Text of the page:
Documents from the Continental Congress and the Constitutional Convention, 1774-1789


portrait of a man in naval dress
descriptive record icon enlarge image icon Commodore Hopkins, Commander in Chief of the American Fleet, (1718-1802).
C. Corbutt (dates unknown).
Mezzotint, 1776.
Library of Congress, Prints and Photographs Division. Reproduction Number: LC-USZ62-19219.

Commander-in-Chief Esek Hopkins (1718-1802)

Esek Hopkins grew up on a farm in Rhode Island, but soon became a sailor like his brothers before him. Energetic, outspoken, and aggressive, Hopkins was a successful sea captain, whose travels took him around the world.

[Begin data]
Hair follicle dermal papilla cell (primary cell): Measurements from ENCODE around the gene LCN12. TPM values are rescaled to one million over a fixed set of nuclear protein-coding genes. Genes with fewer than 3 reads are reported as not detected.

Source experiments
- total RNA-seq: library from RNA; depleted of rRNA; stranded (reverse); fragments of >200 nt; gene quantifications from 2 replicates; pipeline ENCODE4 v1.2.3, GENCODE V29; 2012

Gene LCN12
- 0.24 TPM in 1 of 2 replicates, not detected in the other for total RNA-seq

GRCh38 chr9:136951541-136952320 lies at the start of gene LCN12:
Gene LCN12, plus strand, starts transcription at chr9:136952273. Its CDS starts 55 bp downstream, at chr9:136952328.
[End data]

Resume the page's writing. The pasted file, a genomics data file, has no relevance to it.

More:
In 1775, Hopkins was appointed Commander-in-Chief of the newly-formed Continental Navy. Despite his earnest efforts, however, the navy failed to meet the expectations of Congress. Hopkins had to compete with privateers for supplies and, more importantly, for men; privateers offered sailors higher wages and a greater share of plundered goods. By January 2, 1778, Congress wearied of Hopkins' meager accomplishments and dismissed him from his position as Commander-in-Chief.